Startups

Did recession fears make Baltimore VCs clutch their wallets in Q2? Venture Monitor says no … sort of

Charm City's deal count dipped slightly while the amount invested increased — if not quite to where it was before.

Editor’s note: These figures may vary slightly, as some deals aren’t accounted for until weeks after quarterly VC reports are published.


As winter melted into spring and the nation’s memories of last year’s abnormally strong market morphed into fears of this year’s anticipated sharp correction, the VC economy of Maryland’s biggest city and its surrounding metro grew both more generous and choosier with its generosity.

This picture comes from the figures in PitchBook and the National Venture Capital Association’s (NVCA) new Q2 2022 PitchBook-NVCA Venture Monitor, which hit the public stage on Thursday. Taken together, the Venture Monitor showcases a national VC market left at least somewhat shaken by recession fears. For Baltimore and its metropolitan statistical area, though, that fear has not yet turned market interest into VC conservatism.

The national VC outlook

The latest report’s impression of 2022’s generally robust first six months contrasts with the drops in deal value across all stages. For instance, investors participated in fewer mega-rounds, or rounds worth over $100 million, while fewer companies chose to go public via IPOs or SPAC mergers. Early-stage investments felt these changes less harshly, given their distance from the comparatively chaotic public market.

About $16 billion was invested into nearly 1,340 deals during Q2. This deal value falls below the 2021 quarterly records while surpassing pre-pandemic levels; the Venture Monitor said this development indicated that 2021’s “exponential growth” is “returning to a more modest annual trend such as we experienced in 2020.” The report also highlighted nearly $290 billion in available dry powder, or cash and liquid assets to be distributed as necessary, which it said “smooths the steepness of deal activity decline.”

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The Venture Monitor’s executive summary explains that this investing environment is leading VCs to prioritize their extant portfolio companies’ profitability over finding new investees.

“At the same time, more frequent news of layoffs at VC-backed companies is surfacing, and hiring is generally tightening,” the report reads. “Many VC-backed companies are working to solidify balance sheets and focus on optimizing for cash to better position themselves in the downturn.”

What this means in Baltimore

While Baltimore’s own Conscious Venture Partners has already raised $15.8 million toward its planned $50 million fund — a major jump from its first $1.9 million fund — founder and managing partner Jeff Cherry admitted that he’s also felt the “trickle-down effect” of this drop from last year’s deal-making highs.

Jeff Cherry. (Courtesy photo)

“We invest other people’s money,” Cherry told Technical.ly. “The LPs, the foundations, the pension funds, the high-net-worth individuals, the family offices — they’re taking risk off. Their allocations to venture capital, which are smaller than other asset classes to begin with because it’s perceived as high-risk — and for good reason — those allocations are getting smaller, so it’s harder to raise money.”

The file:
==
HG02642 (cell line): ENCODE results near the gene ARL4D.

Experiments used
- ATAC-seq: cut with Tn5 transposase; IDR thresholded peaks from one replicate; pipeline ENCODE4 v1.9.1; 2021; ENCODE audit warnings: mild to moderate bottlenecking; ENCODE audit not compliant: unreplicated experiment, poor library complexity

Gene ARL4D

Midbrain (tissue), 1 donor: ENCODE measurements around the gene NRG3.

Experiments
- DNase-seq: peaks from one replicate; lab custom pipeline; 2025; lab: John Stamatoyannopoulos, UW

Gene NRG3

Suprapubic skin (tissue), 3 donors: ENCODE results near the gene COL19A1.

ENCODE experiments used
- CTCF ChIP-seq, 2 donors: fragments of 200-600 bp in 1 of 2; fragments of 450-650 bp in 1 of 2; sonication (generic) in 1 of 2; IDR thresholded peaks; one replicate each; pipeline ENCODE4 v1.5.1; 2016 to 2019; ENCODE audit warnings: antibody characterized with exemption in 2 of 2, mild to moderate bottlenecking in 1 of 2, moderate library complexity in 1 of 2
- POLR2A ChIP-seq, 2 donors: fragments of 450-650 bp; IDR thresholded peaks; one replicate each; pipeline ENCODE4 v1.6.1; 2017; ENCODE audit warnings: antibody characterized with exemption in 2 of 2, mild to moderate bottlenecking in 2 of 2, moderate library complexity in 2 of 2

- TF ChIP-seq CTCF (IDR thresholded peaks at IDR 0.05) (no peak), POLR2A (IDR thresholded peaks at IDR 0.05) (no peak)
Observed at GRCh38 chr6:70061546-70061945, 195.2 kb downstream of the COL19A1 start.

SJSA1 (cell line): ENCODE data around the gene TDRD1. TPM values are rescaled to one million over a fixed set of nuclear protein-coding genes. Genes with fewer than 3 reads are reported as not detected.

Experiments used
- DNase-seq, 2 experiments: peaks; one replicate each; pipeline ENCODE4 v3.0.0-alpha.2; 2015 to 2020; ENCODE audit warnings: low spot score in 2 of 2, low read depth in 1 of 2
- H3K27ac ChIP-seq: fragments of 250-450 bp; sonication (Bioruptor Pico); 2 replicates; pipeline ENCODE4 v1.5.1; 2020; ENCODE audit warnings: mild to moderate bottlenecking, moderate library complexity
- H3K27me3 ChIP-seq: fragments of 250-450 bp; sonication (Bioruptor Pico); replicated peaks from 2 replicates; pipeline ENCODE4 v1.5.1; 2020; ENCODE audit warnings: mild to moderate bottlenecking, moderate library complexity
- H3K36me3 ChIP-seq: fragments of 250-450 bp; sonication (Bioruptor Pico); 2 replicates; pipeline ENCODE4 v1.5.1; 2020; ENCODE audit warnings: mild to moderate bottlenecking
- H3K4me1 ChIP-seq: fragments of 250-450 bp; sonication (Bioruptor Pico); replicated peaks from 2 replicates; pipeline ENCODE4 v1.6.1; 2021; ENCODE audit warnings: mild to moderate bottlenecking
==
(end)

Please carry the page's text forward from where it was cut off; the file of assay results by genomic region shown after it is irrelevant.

This seems to bear out in the Venture Monitor’s own analyses of Baltimore, where Q2 saw $202.51 million of capital invested into 23 deals. By contrast, $154.73 million was ultimately invested into 27 deals during the prior quarter, while $183.93 million was invested into 32 companies during last year’s Q2.

Several of the deals that the Venture Monitor listed as the Baltimore-Towson metropolitan statistical area’s top deals involved companies in places where the line between Baltimore-area and DC metro is blurred. Regardless, the top 10 includes the following:

Looking toward 2022’s second half, Cherry said that he anticipates a similar focus on current portfolio companies’ profitability that mirrors what the Venture Monitor stated. He noted that the aforementioned Conscious Venture Fund II, which Under Armour founder Kevin Plank’s Sagamore Ventures led with a $2.5 million investment, was launched a while ago; even that fund took longer to raise than it should have, he said.

Citing conversations with other Baltimore VCs, Cherry said, “We’ve been telling our portfolio companies essentially the same thing: You got to get the cash flow positive, and if you’re raising money — if you’ve got an opportunity to raise money — you’ve got to raise enough to last for 18 to 24 months, because [in] risk off, the windows close.”

That said, he did note that some of the most profitable companies are created during economic nadirs. He added that even if Conscious Venture Partners has pulled back on some outside investments, applications for the Conscious Venture Lab accelerator have not yet slowed down.

“There are still people out there with great ideas, looking for capital,” he said. “So we have to balance all that.”

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